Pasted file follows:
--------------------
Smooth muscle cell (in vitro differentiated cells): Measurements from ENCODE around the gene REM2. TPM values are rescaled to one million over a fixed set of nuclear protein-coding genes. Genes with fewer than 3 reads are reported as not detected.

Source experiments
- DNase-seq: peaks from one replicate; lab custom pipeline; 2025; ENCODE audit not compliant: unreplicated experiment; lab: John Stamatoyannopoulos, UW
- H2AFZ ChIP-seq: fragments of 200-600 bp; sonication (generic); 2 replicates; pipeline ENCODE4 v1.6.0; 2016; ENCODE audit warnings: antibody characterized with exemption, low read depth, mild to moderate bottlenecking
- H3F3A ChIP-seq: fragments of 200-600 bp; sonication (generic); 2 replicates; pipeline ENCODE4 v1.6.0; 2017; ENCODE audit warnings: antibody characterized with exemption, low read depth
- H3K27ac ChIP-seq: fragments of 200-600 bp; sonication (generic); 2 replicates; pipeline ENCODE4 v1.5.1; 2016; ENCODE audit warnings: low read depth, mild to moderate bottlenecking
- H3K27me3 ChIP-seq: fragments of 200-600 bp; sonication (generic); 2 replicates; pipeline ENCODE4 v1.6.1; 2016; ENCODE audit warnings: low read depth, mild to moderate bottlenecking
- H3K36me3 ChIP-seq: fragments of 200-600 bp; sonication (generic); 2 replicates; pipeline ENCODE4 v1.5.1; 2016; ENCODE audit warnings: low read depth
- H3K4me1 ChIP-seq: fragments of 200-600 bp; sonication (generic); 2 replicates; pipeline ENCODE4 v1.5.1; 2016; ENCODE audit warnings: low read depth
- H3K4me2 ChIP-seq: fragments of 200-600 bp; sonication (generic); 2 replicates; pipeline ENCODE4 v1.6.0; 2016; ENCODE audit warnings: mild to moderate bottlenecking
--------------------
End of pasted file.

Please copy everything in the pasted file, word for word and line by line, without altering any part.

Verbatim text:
Smooth muscle cell (in vitro differentiated cells): Measurements from ENCODE around the gene REM2. TPM values are rescaled to one million over a fixed set of nuclear protein-coding genes. Genes with fewer than 3 reads are reported as not detected.

Source experiments
- DNase-seq: peaks from one replicate; lab custom pipeline; 2025; ENCODE audit not compliant: unreplicated experiment; lab: John Stamatoyannopoulos, UW
- H2AFZ ChIP-seq: fragments of 200-600 bp; sonication (generic); 2 replicates; pipeline ENCODE4 v1.6.0; 2016; ENCODE audit warnings: antibody characterized with exemption, low read depth, mild to moderate bottlenecking
- H3F3A ChIP-seq: fragments of 200-600 bp; sonication (generic); 2 replicates; pipeline ENCODE4 v1.6.0; 2017; ENCODE audit warnings: antibody characterized with exemption, low read depth
- H3K27ac ChIP-seq: fragments of 200-600 bp; sonication (generic); 2 replicates; pipeline ENCODE4 v1.5.1; 2016; ENCODE audit warnings: low read depth, mild to moderate bottlenecking
- H3K27me3 ChIP-seq: fragments of 200-600 bp; sonication (generic); 2 replicates; pipeline ENCODE4 v1.6.1; 2016; ENCODE audit warnings: low read depth, mild to moderate bottlenecking
- H3K36me3 ChIP-seq: fragments of 200-600 bp; sonication (generic); 2 replicates; pipeline ENCODE4 v1.5.1; 2016; ENCODE audit warnings: low read depth
- H3K4me1 ChIP-seq: fragments of 200-600 bp; sonication (generic); 2 replicates; pipeline ENCODE4 v1.5.1; 2016; ENCODE audit warnings: low read depth
- H3K4me2 ChIP-seq: fragments of 200-600 bp; sonication (generic); 2 replicates; pipeline ENCODE4 v1.6.0; 2016; ENCODE audit warnings: mild to moderate bottlenecking